The good thing is that I am enjoying the experience. It is making me "smell the roses" a little more and take a break from a hectic life.

Best,
AB
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18th April 2011
Old 18th April 2011
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Quote:
Originally Posted by AB3 View Post
The good thing is that I am enjoying the experience. It is making me "smell the roses" a little more and take a break from a hectic life.
I totally agree. It's nice having a good excuse to go sit in the woods quietly!
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18th April 2011
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The solution for reducing ambient acoustic noise (as several have suggested here) is DIFFERENT than the solution for reducing microphone and recording path self-noise. There are some microphones that have a reputation in the nature-recording community for having low self-noise. But perhaps you haven't found sufficiently rural areas to record in that microphone self-noise is a problem (yet?)

Note that there is a specialty discussion group for that activity:
naturerecordists : E-Mail group of individuals interested i
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18th April 2011
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the Sennheiser omnis I use are quiet mics. That is not the issue. The problem is that they pick up EVERYTHING. (I think I even have a deer in my recording going through brush - at least I hope it was a deer). And yesterday, I got a river as loud as the birds I was recording - and it was more like a group of streams that were 800 feet or so away.

So I am looking for something more directional. I have a pair of DPA 4011s and a paid of Beyerdynamic mc950s (hypercardioid I believe).

But I am thinking a shotgun might be a great additional to the arsenal.

I am in Utah. Lots of rural areas. But lots of planes flying overhead as well.

Recording streams, waterfalls, the ocean - no problem. Birds - much more difficult IMHO.

I went to the Palm Springs/Indio desert area to record birds - should have done it EARLY EARLY EARLY. But everyone and their dog has a plane there. I just did not get to find out how early they do their flying!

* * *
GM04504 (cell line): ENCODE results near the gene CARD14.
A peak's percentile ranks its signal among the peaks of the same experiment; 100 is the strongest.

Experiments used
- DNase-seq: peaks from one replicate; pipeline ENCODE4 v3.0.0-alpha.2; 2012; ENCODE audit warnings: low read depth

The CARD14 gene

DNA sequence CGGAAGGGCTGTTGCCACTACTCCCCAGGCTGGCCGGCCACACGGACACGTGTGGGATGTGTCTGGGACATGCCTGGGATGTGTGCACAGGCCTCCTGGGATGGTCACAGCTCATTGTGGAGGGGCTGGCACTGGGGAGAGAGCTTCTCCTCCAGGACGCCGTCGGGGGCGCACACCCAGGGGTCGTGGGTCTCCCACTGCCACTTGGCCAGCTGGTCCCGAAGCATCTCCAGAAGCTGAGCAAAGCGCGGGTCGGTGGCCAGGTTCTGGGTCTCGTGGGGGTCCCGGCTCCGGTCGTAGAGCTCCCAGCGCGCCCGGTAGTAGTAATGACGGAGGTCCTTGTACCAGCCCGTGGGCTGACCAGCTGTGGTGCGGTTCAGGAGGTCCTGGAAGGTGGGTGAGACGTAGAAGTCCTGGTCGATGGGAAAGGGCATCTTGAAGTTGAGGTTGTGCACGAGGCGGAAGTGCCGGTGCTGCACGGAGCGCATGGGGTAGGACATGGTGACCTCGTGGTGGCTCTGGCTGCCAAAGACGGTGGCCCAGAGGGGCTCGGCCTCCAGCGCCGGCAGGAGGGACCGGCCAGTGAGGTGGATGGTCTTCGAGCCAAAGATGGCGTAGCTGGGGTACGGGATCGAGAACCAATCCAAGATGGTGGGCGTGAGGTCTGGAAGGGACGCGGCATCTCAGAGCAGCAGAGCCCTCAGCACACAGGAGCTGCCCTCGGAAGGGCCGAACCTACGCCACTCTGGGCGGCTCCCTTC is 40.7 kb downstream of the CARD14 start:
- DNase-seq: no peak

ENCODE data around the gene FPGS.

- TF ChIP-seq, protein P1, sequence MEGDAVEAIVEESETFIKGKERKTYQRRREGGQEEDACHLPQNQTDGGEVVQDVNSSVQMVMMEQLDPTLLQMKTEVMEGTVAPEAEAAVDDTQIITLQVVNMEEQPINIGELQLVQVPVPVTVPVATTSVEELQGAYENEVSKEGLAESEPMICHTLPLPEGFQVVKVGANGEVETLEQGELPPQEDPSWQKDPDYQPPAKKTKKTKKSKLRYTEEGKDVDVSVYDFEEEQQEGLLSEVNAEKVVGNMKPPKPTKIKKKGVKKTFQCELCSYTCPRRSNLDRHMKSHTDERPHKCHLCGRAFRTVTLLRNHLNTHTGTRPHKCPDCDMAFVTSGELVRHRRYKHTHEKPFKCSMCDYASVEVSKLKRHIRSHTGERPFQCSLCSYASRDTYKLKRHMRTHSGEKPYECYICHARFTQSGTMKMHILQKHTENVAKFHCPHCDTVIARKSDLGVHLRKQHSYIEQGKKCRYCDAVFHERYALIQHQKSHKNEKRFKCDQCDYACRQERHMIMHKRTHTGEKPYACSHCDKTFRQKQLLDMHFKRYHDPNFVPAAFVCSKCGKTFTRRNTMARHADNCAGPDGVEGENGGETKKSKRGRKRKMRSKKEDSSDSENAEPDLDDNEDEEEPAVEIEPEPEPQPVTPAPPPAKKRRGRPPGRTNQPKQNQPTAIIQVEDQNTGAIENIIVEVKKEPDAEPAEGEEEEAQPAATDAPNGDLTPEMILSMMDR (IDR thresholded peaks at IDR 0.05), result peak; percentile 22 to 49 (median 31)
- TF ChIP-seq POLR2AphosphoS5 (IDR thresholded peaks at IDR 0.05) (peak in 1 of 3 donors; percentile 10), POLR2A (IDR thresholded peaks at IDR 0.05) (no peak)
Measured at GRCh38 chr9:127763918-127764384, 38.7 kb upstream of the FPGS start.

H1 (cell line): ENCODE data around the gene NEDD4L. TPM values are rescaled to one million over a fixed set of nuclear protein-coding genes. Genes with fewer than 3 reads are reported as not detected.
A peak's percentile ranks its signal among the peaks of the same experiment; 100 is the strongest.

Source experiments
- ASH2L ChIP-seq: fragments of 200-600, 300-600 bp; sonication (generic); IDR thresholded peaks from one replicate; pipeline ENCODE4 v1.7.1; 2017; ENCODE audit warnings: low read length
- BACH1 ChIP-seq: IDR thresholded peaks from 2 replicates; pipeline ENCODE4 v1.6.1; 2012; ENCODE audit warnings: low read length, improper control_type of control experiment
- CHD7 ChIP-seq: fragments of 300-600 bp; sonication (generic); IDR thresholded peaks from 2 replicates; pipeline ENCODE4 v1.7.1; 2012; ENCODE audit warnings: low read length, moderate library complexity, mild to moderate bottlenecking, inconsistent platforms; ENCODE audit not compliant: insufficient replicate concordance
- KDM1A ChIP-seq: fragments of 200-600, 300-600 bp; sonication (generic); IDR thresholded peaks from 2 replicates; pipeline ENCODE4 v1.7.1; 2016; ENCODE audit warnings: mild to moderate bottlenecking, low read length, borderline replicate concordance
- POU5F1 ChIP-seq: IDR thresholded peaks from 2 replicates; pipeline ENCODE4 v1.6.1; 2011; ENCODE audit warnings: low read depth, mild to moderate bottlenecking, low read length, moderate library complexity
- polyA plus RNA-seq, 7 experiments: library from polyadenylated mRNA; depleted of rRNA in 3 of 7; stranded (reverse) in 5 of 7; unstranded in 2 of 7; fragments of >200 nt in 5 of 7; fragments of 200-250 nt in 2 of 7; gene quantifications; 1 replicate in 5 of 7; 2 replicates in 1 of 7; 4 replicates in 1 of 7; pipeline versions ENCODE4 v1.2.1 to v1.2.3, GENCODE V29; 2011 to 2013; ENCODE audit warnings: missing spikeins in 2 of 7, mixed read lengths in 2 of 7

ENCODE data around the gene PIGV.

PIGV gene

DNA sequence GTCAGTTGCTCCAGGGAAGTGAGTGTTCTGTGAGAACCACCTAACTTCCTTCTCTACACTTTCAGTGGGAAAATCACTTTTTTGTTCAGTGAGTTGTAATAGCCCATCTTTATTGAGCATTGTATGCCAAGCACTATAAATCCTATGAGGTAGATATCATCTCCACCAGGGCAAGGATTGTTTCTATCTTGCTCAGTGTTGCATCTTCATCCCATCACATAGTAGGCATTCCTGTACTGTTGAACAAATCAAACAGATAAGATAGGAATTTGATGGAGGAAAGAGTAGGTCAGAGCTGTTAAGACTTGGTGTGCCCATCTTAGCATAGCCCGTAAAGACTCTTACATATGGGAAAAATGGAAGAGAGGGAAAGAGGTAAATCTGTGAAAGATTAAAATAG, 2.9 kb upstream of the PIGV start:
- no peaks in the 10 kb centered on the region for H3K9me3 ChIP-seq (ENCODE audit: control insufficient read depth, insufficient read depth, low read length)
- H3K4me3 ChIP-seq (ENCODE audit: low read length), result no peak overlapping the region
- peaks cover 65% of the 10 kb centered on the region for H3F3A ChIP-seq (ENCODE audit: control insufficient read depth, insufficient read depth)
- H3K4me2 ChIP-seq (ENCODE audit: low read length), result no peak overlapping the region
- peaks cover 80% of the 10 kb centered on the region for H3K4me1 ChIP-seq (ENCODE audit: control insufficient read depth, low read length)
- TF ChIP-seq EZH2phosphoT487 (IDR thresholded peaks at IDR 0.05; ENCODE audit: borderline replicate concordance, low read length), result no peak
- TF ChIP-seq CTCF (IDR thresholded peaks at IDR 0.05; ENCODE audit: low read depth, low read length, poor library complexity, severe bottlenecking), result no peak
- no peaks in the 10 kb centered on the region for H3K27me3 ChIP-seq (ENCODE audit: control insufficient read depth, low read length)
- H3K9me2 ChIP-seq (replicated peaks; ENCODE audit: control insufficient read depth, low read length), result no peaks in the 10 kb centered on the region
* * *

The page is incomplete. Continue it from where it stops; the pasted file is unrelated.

Best,
AB


Quote:
Originally Posted by rcrowley View Post
The solution for reducing ambient acoustic noise (as several have suggested here) is DIFFERENT than the solution for reducing microphone and recording path self-noise. There are some microphones that have a reputation in the nature-recording community for having low self-noise. But perhaps you haven't found sufficiently rural areas to record in that microphone self-noise is a problem (yet?)

Note that there is a specialty discussion group for that activity:
naturerecordists : E-Mail group of individuals interested i
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18th April 2011
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One thing I'm sure you've noticed...luckily most birds don't make any low frequency content. Sometimes I can bring my hi pass filters up to 300 hz in post to get rid of traffic rumble.
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18th April 2011
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I think I will post a little bit of a sample from yesterday. I could get rid of traffic with the HPF (though traffic was not much an issue yesterday). But the river came through as loud as the birds.

But there is one item in the swamps that I never heard before. So I am hijacking my own thread, to say that I plan on posting it and see if anyone can identify it.

Best,
AB


Quote:
Originally Posted by PoxyMusic View Post
One thing I'm sure you've noticed...luckily most birds don't make any low frequency content. Sometimes I can bring my hi pass filters up to 300 hz in post to get rid of traffic rumble.